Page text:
The Pros and Cons of Buying a Foreclosure
While browsing the real estate ads in your local paper or online, you might come across a listing that starts with the word “foreclosure” and ends with a price that looks too good to be true. How can this house possibly be priced so low? What’s the catch?
To answer the first question, foreclosure is the process by which a mortgage lender seizes a home because the borrower has defaulted on the loan. The lender then sells off the property – but only for the amount it’s owed, which is often much lower than the market price. Buying a foreclosure can be a great way to get a home at an unbeatable price, but it can also involve more work – and sometimes more risk – than a regular house purchase.
The pros and cons of buying a foreclosed home depend on when you buy it. Foreclosure is a lengthy process, and there are several different stages at which a buyer can jump in. Here’s what you can expect with the three main types of foreclosures.
A home is in pre-foreclosure when the owner has fallen behind on payments and has received a legal notice that the mortgage lender is about to start foreclosure proceedings. At this point, the owner still has a chance to avoid foreclosure, and recover at least some of the money they’ve put into the house, by selling it fast. Pre-foreclosure homes usually aren’t officially listed for sale, but you can find them on websites like Zillow or through the “Foreclosure Notices” section in your paper.
- Good Price. Because the owners have a strong incentive to sell the house quickly, they’ll be more willing to negotiate on the price.
- Time for Research. You’ll have a chance to inspect the house and see what repairs are needed. You can also do a title search to make sure there are no liens or legal snags with the property.
- Subject to Lender’s Approval. If you are looking at a short sale – that is, paying less than the full amount the owner owes on the mortgage, plus closing costs – you’ll need approval from the mortgage lender.
- Wait to Move In. The seller is still living in the house and will need some time to move out, so you won’t be able to move into your new home immediately.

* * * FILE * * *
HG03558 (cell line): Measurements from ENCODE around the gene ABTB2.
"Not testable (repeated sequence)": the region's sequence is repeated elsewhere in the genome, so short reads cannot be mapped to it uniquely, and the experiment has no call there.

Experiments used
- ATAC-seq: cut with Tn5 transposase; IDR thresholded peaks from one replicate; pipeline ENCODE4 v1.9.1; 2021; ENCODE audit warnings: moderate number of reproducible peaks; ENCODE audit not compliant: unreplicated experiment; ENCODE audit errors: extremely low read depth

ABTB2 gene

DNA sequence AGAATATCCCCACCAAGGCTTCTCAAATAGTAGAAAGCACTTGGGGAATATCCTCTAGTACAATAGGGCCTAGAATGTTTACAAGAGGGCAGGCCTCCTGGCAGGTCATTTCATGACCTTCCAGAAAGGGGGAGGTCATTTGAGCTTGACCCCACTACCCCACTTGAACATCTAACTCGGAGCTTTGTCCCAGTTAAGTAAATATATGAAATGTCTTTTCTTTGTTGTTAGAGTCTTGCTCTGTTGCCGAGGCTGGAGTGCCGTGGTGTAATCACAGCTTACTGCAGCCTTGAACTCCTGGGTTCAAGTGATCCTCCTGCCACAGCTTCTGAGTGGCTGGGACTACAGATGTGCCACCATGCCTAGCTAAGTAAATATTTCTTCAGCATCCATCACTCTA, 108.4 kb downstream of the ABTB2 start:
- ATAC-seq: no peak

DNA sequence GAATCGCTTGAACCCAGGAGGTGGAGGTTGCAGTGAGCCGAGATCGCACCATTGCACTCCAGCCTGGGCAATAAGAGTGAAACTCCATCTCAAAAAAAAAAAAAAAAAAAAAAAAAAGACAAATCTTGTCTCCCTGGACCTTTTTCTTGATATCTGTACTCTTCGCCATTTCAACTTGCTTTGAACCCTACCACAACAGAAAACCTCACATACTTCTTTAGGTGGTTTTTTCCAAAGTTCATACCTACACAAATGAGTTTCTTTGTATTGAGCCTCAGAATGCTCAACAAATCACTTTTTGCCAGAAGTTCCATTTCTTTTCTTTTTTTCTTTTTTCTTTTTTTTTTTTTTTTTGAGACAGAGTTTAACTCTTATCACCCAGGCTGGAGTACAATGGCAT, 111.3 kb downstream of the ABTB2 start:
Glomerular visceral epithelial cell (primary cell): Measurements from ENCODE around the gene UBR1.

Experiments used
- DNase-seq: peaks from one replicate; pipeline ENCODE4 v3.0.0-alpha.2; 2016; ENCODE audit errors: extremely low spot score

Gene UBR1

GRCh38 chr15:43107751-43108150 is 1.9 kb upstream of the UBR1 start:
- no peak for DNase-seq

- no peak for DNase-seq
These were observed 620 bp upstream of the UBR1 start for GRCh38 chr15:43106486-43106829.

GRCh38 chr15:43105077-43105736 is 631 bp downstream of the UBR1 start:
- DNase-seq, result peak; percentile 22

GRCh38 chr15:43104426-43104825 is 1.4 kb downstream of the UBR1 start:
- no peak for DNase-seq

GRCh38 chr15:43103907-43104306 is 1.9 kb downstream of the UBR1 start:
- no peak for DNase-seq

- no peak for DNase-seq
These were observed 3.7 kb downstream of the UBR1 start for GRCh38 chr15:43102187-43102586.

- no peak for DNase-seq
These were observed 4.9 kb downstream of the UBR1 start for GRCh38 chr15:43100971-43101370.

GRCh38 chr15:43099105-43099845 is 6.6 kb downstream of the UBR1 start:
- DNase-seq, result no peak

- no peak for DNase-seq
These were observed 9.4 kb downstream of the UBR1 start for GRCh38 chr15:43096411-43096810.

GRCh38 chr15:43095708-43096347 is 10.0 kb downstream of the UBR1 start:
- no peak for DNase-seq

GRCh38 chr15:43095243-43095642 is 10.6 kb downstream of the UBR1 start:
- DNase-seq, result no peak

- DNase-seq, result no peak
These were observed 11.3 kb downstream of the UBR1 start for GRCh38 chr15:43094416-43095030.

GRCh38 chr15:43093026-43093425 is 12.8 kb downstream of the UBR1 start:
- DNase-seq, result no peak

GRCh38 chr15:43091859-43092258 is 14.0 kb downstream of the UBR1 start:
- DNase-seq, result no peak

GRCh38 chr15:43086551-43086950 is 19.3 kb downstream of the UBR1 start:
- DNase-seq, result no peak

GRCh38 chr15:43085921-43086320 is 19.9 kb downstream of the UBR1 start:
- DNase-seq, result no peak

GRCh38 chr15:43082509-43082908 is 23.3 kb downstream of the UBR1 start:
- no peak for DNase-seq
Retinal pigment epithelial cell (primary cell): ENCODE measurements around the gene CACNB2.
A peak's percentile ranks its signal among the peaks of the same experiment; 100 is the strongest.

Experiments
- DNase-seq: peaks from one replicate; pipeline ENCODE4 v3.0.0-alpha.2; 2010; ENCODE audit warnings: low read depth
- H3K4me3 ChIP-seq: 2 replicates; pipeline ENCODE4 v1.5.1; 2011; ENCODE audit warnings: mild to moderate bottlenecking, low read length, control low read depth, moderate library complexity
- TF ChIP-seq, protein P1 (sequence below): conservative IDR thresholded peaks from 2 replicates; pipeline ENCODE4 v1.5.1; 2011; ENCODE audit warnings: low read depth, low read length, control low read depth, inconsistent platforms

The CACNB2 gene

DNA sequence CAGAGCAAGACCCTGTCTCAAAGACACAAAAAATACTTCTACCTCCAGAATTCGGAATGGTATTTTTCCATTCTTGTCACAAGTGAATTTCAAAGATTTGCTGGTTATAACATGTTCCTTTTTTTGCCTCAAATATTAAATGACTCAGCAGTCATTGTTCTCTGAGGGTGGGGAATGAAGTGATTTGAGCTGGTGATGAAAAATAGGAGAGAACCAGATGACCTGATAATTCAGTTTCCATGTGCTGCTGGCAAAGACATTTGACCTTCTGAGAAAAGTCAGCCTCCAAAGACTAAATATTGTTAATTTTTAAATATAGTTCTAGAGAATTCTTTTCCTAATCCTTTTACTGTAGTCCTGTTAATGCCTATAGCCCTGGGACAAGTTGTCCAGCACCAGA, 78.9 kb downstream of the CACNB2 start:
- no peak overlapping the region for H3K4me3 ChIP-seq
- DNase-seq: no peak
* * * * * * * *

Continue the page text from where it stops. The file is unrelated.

Once the lender has officially seized a property, it sells it at a foreclosure auction. Bidders must show up prepared to pay for the house in full, up front. Sometimes the winning bidder must make out a check for the full amount then and there; in other cases, they can leave a large deposit and pay the balance within 30 days.
- Great Price. Legally, the bank cannot charge more for the property than the amount outstanding on the mortgage.
- Less Competition. Because you must pay up front, there are likely to be fewer buyers competing for the property, improving your odds of getting it.
- Payment Up Front. Most auctions are “all-cash” transactions, meaning they will require full payment in a relatively short period of time after the purchase. In most cases, it doesn’t matter if the funds come from you or a lender, although getting a mortgage would be more complicated as it might prevent you from being able to close quickly.
- Immediate Responsibility. If you buy at a foreclosure auction, you become legally responsible for all liens on the property, such as back taxes.
- Little Time for Research. You only have up to the day of the auction to inspect the house and conduct a title search.
- Sold “As-Is”. All foreclosure homes are sold as-is, so you could be on the hook for major repair bills. The bank can’t disclose what condition the property is in, and there’s even a risk of a disgruntled homeowner damaging the property on purpose before leaving.
If the bank doesn’t think it can get a good price at the foreclosure auction, it can buy the property itself. If that happens – or if the bank just can’t find a buyer – the property becomes “Real Estate Owned by Lender,” or REO for short. Then the bank can sell this REO property at its convenience.
- Low Prices. Lenders are motivated to sell the property and are usually willing to negotiate on the price and other terms.
- Clear Title. When you buy from the bank, you don’t owe back taxes or other liens from the previous owner.
- Time for Inspection. You have a chance to inspect the house before buying.
- Mortgage Financing Allowed. You can get a mortgage just like with any other house purchase.
- The House is Empty. You can move in right away.
- Slow Process. The legal rules for foreclosures are complex. There’s more paperwork involved, and the sale may take longer than normal.
- Sold “As-Is”. The lender won’t make any repairs unless they’re legally required. It also won’t disclose the history or the condition of the house.
How to Protect Yourself
Buying a foreclosure at any stage is even more complicated than a typical house sale. It’s important to have help from someone who knows about the process: a real estate agent who specialized in foreclosures, a mortgage lender, a lawyer, or all three.
You can also protect yourself by checking out the house in person, getting it professionally inspected if possible, and doing a title search to make sure there are no other liens on the property. If you take the right precautions, buying a foreclosure can be a way to buy the home of your dreams at a price you can afford.
Ethos Lending is a new type of mortgage lender. We use technology to keep our operational costs as low as possible. From closing costs to interest rates, we have made it our mission to make the process of buying a home more affordable. Get in touch with one of our mortgage specialists to learn more.